Australia (officially the Commonwealth of Australia) is an Oceanian country comprising the mainland of the Australian continent, the island of Tasmania, and numerous smaller islands. It is the world’s sixth-largest country by total area. Neighbouring countries include Papua New Guinea, Indonesia and East Timor to the north, the Solomon Islands and Vanuatu to the north-east and New Zealand to the south-east.
For at least 40,000 years before the first British settlement in the late 18th century, Australia was inhabited by indigenous Australians who spoke languages grouped into roughly 250 language groups.
Climate, flora & fauna
By far the largest part of Australia is desert or semi-arid. Australia is the flattest continent, has the oldest and least fertile soils, and is the driest inhabited continent. Only the south-east and south-west corners of the continent have a temperate climate. Most of the population lives along the temperate south-eastern coastline. The landscapes of the northern part of the country, with a tropical climate, consist of rainforest, woodland, grassland, mangrove swamps and desert. The climate is significantly influenced by ocean currents, including the El NiÃ±o southern oscillation, which is correlated with periodic drought, and the seasonal tropical low pressure system that produces cyclones in northern Australia.
Although most of Australia is semi-arid or desert, it covers a diverse range of habitats, from alpine heaths to tropical rainforests, and is recognised as a “megadiverse” country. Most Australian woody plant species are evergreen and many are adapted to fire and drought, including many eucalyptus and acacias. Well-known Australian fauna include monotremes (the platypus and echidna) ; a host of marsupials, including the kangaroo, koala, wombat; the saltwater and freshwater crocodiles; and birds such as the emu and kookaburra. Australia is home to the largest number of venomous snakes in the world.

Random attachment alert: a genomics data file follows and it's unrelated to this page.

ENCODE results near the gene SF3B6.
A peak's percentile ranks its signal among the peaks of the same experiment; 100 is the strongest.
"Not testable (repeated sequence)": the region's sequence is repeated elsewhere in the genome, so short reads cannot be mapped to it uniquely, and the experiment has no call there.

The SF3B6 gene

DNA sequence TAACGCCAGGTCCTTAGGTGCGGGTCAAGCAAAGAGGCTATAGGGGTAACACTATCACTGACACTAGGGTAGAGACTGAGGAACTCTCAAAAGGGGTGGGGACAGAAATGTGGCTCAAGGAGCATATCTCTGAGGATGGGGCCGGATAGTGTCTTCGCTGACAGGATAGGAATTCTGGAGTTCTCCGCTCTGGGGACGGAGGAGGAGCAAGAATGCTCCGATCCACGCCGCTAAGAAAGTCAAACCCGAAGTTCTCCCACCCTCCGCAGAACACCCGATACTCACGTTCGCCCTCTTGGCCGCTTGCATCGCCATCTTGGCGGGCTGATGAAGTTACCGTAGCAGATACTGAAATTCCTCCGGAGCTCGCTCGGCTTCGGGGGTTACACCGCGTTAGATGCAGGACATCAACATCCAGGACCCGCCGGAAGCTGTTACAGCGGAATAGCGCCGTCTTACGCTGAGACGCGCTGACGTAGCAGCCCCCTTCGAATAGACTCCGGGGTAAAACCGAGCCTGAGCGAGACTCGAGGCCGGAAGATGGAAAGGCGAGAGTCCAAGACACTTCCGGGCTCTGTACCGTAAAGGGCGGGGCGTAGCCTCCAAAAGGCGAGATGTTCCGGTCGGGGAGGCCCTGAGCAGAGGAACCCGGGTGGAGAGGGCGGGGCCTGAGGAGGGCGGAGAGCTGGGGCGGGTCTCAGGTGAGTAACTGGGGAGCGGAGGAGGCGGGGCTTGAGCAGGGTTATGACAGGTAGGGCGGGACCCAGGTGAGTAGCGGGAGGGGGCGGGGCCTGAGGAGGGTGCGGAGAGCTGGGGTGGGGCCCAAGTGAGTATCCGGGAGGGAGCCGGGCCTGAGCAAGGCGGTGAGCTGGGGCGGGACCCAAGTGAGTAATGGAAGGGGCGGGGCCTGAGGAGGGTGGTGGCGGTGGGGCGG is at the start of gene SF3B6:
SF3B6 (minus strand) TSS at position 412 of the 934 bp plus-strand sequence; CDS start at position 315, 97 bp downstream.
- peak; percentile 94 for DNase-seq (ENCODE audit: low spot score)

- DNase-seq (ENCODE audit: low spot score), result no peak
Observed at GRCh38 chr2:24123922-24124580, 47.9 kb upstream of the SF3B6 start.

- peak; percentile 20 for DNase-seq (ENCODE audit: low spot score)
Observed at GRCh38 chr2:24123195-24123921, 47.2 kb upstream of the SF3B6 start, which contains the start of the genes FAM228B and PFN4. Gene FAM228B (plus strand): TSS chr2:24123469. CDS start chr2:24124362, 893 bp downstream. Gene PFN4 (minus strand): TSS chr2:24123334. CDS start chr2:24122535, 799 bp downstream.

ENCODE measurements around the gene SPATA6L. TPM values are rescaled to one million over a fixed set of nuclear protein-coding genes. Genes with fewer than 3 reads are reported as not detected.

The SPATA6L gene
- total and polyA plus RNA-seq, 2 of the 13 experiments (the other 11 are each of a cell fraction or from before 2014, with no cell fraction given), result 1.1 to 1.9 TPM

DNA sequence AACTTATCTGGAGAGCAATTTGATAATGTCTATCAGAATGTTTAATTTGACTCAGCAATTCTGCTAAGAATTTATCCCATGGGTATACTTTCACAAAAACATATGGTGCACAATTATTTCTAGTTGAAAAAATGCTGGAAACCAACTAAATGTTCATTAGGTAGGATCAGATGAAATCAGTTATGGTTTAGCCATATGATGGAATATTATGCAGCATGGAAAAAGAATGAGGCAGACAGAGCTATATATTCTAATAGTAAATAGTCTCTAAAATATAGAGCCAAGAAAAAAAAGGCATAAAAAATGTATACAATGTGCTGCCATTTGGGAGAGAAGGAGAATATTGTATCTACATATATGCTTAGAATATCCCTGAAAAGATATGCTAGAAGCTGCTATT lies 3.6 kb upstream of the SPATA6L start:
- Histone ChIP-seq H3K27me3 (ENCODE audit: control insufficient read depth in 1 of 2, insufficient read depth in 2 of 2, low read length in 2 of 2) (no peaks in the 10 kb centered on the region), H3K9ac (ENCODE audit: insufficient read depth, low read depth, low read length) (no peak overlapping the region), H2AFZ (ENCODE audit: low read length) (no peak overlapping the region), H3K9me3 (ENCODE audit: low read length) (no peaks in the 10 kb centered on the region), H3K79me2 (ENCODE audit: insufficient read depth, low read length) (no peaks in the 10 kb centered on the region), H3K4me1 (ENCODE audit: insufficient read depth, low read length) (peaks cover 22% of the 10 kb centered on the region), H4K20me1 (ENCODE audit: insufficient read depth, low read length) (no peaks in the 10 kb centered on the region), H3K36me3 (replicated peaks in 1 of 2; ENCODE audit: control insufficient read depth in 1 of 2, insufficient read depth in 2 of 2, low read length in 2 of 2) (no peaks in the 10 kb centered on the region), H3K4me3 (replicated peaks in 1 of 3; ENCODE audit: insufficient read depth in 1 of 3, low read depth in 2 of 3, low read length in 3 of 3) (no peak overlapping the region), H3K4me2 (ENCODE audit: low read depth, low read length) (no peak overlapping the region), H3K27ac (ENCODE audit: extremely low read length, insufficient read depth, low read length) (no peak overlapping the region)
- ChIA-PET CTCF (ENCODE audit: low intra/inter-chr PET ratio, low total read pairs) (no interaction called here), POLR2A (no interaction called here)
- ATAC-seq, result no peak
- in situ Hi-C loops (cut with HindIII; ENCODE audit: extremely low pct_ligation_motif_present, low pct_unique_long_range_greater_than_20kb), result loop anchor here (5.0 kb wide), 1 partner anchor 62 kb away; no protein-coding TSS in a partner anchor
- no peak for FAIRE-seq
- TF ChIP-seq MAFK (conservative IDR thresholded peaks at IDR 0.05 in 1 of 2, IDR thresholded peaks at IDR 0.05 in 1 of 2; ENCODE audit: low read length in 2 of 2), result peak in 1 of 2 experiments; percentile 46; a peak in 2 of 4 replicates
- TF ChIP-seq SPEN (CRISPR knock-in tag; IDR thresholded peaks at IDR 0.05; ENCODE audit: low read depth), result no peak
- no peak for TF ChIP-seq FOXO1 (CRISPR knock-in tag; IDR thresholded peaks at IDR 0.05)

Since 1788, the primary basis of Australian culture has been Anglo-Celtic, although distinctive Australian features had been evolving from the environment and indigenous culture. Over the past 50 years, Australian culture has been strongly influenced by American popular culture (particularly television and cinema), large-scale immigration from non-English-speaking countries, and Australia’s Asian neighbours. The vigour and originality of the arts in Australia – literature, cinema, opera, music, painting, theatre, dance, and crafts Â— have achieved international recognition.